by Karen Uhlenbeck
Karen Uhlenbeck is an avid lover of nature, a mathematician, and a member of the American Academy of Arts and Sciences and the National Academy of Sciences. Her interest in math arose, in part, from her preference to work alone, her natural bent for abstraction, her love of ideas, and her lack of success in undergraduate physics. Although she faced blatant sexism early in her career, she never took it personally, realizing that prejudice treats an individual as a member of a class or group instead of as a person.
My first love is the outdoors — I enjoy mountain climbing, back packing, hiking, canoeing, swimming, and bicycling. Many of these interests I inherited from my parents who, at age 83, are still hiking and back packing. I am at home in nature and, when I can't be out in the wilderness, I can often be found in my garden at my home in Austin. That's the real me. My day-to-day life is something very different.
I am a mathematician. Mathematicians do exotic research so it’s hard to describe exactly what I do in lay terms. I work on partial differential equations which were originally derived from the need to describe things like electromagnetism, but have undergone a century of change in which they are used in a much more technical fashion to look at even the shapes of space.
Mathematicians look at imaginary spaces constructed by scientists examining other problems. I started out my mathematics career by working on Palais’ modern formulation of a very useful classical theory, the calculus of variations. I decided Einstein’s general relativity was too hard, but managed to learn a lot about geometry of space time. I did some very technical work in partial differential equations, made an unsuccessful pass at shock waves, worked in scale invariant variational problems, made a poor stab at three manifold topology, learned gauge field theory and then some about applications to four manifolds, and have recently been working in equations with algebraic infinite symmetries. I find that I am bored with anything I understand. My excuse is that I am too poor an expositor to want to spend time on formal matters.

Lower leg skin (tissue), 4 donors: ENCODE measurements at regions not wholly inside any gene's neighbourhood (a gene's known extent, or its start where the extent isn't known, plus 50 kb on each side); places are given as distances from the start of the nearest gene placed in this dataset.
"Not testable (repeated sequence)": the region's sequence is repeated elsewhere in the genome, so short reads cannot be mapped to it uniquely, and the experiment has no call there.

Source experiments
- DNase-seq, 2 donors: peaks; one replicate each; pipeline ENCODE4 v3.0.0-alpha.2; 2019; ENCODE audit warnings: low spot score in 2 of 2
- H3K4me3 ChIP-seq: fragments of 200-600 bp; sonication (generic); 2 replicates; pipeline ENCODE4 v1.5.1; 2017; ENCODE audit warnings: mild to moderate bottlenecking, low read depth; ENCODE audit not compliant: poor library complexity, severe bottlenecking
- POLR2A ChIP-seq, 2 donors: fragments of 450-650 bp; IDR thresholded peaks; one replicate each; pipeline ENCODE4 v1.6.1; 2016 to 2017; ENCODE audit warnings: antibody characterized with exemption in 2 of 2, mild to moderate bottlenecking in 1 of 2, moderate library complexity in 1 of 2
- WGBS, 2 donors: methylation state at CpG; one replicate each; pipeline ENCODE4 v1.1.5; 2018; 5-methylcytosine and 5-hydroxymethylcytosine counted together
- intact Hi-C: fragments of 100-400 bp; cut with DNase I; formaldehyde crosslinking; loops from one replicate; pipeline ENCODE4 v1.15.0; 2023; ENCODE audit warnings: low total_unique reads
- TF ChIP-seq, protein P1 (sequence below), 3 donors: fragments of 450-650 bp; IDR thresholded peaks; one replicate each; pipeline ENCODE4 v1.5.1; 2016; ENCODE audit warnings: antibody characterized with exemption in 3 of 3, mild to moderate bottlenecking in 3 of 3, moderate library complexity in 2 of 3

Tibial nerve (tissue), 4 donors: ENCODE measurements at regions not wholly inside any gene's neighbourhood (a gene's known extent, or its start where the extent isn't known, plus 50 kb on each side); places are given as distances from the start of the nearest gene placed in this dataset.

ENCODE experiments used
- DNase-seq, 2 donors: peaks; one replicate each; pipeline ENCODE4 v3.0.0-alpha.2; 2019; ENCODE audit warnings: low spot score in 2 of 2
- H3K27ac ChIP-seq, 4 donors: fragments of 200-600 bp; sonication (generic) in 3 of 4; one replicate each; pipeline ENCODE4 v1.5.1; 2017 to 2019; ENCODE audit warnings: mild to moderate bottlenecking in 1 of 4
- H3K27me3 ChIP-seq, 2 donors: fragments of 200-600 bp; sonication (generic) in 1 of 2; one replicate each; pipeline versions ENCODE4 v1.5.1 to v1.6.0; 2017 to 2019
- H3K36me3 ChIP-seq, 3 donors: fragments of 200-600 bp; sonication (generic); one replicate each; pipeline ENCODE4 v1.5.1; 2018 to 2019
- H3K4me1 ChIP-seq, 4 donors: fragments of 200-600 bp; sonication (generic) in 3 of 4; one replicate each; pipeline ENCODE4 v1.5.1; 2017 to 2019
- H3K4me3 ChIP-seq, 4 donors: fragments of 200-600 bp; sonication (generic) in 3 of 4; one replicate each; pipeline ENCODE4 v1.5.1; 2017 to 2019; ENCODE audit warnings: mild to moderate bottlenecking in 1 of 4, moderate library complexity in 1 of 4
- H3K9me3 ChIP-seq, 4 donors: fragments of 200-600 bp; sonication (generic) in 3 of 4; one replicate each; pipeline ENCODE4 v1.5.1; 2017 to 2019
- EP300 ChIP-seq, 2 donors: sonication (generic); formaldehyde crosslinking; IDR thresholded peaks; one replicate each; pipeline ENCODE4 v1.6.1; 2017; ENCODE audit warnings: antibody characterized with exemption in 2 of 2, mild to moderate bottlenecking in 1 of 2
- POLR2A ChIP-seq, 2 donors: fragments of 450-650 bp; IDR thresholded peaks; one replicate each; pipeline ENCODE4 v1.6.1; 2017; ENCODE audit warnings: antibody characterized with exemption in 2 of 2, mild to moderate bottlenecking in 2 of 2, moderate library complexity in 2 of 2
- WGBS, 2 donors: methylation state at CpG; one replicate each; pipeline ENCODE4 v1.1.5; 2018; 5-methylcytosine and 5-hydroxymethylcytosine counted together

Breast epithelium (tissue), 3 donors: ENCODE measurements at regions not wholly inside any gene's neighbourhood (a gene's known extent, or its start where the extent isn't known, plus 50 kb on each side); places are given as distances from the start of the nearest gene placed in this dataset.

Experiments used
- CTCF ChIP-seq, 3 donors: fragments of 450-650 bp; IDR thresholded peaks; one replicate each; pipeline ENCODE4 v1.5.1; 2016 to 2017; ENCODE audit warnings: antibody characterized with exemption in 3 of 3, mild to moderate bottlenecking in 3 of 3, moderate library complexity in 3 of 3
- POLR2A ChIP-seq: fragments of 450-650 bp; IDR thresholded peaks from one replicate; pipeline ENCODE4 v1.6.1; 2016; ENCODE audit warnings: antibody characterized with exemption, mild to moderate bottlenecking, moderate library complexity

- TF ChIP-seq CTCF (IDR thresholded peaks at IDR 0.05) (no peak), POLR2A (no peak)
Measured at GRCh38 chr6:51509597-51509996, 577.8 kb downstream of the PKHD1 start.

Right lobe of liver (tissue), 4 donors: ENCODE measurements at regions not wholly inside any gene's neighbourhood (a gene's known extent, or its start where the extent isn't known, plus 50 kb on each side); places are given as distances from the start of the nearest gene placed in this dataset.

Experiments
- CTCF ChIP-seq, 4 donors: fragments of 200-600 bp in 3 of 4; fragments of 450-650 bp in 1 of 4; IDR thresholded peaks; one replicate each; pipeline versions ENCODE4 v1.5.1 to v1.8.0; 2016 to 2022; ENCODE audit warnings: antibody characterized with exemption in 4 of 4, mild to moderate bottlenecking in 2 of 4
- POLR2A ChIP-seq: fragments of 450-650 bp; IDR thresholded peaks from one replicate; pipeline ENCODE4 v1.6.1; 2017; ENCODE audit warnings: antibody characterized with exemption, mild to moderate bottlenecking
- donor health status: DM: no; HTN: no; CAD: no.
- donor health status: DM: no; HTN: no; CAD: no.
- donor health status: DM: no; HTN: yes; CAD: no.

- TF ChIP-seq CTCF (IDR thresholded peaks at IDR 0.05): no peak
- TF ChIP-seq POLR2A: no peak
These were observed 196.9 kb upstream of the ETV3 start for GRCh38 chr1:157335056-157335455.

As a young academic I worked by myself a lot. In fact, that was one of the attractions of mathematics. I am the eldest of four children and I consider dealing with my siblings the hardest thing I’ve ever done in my life. That had a great impact on my choosing a career — I wanted a career where I didn’t have to work with other people. I’ve always been competitive, but I find it difficult to cope with the attitudes of people who lose. It is still attractive to work in an area where I compete only with myself and don’t have to deal with the negative aspects of competition. As my career advanced, however, I found I had a lot to learn from other people of all sorts. I have found it very rewarding to deal with younger mathematicians, and I now truly enjoy collaborative projects.
I can’t say that I was really interested in mathematics as a child or adolescent, mostly because one doesn’t really understand what mathematics is until at least halfway through college. As a child I read a lot. I read everything, including all the books in our house three times over. I’d go to the library and then stay up all night reading. I used to read under the desk in school. My whole family were and still are avid readers; we lived in the country so there wasn’t a whole lot else to do. I was particularly interested in reading about science. I was about twelve years old when my father began bringing home Fred Hoyle’s books on astrophysics. I found them very inspiring. I also remember a little paperback book called One, Two, Three, Infinity by George Gamow, and I remember the excitement of understanding this very sophisticated argument that there were two different kinds of infinities. I read all of the books on science in the local library and was frustrated when there was nothing left to read.